One-way analysis of variance (ANOVA) generalizes the two-sample *t*-test when the data belong to more than two groups.

### Multivariate testing

A generalization of Student's *t* statistic, called Hotelling's *t*-squared statistic, allows for the testing of hypotheses on multiple (often correlated) measures within the same sample. For instance, a researcher might submit a number of subjects to a personality test consisting of multiple personality scales (e.g. the Minnesota Multiphasic Personality Inventory). Because measures of this type are usually positively correlated, it is not advisable to conduct separate univariate *t*-tests to test hypotheses, as these would neglect the covariance among measures and inflate the chance of falsely rejecting at least one hypothesis (Type I error). In this case a single multivariate test is preferable for hypothesis testing. Fisher's Method for combining multiple tests with *alpha* reduced for positive correlation among tests is one. Another is Hotelling's *T* 2 statistic follows a *T* 2 distribution. However, in practice the distribution is rarely used, since tabulated values for *T* 2 are hard to find. Usually, *T* 2 is converted instead to an *F* statistic.

For a one-sample multivariate test, the hypothesis is that the mean vector () is equal to a given vector (). The test statistic is Hotelling's *t* 2:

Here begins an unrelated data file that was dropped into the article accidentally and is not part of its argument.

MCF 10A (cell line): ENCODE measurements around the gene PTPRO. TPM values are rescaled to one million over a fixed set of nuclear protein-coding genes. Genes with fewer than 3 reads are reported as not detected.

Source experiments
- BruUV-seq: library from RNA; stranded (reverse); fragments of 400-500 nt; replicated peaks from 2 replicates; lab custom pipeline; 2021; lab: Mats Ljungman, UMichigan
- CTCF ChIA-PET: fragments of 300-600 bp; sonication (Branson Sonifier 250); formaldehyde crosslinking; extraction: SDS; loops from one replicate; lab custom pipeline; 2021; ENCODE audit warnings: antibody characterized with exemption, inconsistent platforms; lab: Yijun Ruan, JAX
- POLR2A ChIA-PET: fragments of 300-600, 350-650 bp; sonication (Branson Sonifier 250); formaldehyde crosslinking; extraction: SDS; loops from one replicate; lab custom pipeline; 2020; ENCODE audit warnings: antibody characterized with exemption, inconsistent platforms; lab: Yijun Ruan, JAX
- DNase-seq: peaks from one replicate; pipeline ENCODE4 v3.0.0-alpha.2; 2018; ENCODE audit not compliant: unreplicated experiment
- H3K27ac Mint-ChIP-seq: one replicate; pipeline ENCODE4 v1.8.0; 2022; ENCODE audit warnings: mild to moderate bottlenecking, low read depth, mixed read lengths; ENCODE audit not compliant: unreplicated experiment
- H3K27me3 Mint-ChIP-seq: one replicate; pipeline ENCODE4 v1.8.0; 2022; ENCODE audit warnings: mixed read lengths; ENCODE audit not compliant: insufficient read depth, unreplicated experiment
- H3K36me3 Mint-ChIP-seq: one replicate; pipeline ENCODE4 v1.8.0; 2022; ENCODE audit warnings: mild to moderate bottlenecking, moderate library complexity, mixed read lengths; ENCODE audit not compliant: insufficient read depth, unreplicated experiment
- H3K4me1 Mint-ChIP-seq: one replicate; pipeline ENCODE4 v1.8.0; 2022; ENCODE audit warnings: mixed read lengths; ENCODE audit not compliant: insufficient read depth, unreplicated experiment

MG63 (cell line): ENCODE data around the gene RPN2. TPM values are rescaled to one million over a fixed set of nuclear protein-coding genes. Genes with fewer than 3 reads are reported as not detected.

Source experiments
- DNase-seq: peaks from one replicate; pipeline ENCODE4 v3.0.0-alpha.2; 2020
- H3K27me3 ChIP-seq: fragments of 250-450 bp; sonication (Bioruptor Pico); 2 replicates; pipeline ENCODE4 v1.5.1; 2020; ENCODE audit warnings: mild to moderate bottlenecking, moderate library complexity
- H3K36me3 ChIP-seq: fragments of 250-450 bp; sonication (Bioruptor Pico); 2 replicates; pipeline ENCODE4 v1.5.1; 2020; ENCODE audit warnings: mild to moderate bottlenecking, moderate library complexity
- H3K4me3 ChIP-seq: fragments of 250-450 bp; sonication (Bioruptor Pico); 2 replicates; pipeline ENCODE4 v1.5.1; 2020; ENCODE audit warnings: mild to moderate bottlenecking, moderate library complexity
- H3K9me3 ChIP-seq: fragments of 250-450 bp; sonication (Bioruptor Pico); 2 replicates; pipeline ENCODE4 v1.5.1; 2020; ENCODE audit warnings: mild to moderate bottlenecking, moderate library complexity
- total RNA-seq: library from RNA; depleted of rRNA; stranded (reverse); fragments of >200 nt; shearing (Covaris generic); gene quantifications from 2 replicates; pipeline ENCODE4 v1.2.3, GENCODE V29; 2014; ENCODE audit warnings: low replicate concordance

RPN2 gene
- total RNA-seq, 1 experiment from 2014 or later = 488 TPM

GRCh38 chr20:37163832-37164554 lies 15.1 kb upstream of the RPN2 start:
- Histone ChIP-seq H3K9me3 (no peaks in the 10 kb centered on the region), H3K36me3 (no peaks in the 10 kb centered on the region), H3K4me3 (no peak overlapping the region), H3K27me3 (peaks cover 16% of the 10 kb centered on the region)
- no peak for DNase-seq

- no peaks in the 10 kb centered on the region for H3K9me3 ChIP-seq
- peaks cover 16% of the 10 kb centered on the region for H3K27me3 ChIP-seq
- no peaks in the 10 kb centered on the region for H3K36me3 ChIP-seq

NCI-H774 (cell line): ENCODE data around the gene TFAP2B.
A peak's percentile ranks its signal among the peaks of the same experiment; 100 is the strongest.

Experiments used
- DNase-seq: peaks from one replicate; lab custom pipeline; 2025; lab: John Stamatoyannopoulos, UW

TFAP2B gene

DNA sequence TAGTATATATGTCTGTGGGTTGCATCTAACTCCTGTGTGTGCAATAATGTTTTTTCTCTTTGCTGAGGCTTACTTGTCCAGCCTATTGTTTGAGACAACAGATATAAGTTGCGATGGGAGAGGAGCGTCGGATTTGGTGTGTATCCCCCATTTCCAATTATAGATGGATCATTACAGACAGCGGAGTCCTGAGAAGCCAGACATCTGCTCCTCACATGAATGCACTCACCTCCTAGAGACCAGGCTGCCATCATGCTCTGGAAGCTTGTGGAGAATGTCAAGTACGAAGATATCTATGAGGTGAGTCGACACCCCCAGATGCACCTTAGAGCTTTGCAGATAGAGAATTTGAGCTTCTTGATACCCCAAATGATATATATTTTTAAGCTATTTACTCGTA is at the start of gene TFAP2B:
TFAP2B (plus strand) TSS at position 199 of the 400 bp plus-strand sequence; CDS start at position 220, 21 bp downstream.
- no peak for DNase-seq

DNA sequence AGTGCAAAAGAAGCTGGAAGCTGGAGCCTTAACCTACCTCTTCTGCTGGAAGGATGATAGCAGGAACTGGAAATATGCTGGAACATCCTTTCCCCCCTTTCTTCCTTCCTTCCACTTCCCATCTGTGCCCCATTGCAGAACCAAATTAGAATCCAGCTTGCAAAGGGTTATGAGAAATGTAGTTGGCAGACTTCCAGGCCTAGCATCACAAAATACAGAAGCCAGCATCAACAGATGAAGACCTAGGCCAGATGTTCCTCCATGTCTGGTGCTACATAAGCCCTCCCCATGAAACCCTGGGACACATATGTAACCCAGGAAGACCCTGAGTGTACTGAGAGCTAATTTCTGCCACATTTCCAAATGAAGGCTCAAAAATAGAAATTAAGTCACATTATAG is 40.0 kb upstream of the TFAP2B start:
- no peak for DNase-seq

where *n* is the sample size, is the vector of column means and is a sample covariance matrix.

For a two-sample multivariate test, the hypothesis is that the mean vectors (, ) of two samples are equal. The test statistic is Hotelling's two-sample *t* 2:

### Software implementations

Many spreadsheet programs and statistics packages, such as QtiPlot, LibreOffice Calc, Microsoft Excel, SAS, SPSS, Stata, DAP, gretl, R, Python, PSPP, Matlab and Minitab, include implementations of Student's *t*-test.

### Additional Resources

*Hypothesis Testing In Econometrics*[home.uchicago.edu]*Economics 20*[dartmouth.edu]*Economics 241b Hypothesis Testing: Large ...*[econ.ucsb.edu]*Data For 2samples (paired) T-test, Dr. Usip, Economics*[eeusip.people.ysu.edu]*Efficient Tests Of Stock Return Predictability The ...*[dash.harvard.edu]*Statistics For Business And Economics, 6/e*[home.sandiego.edu]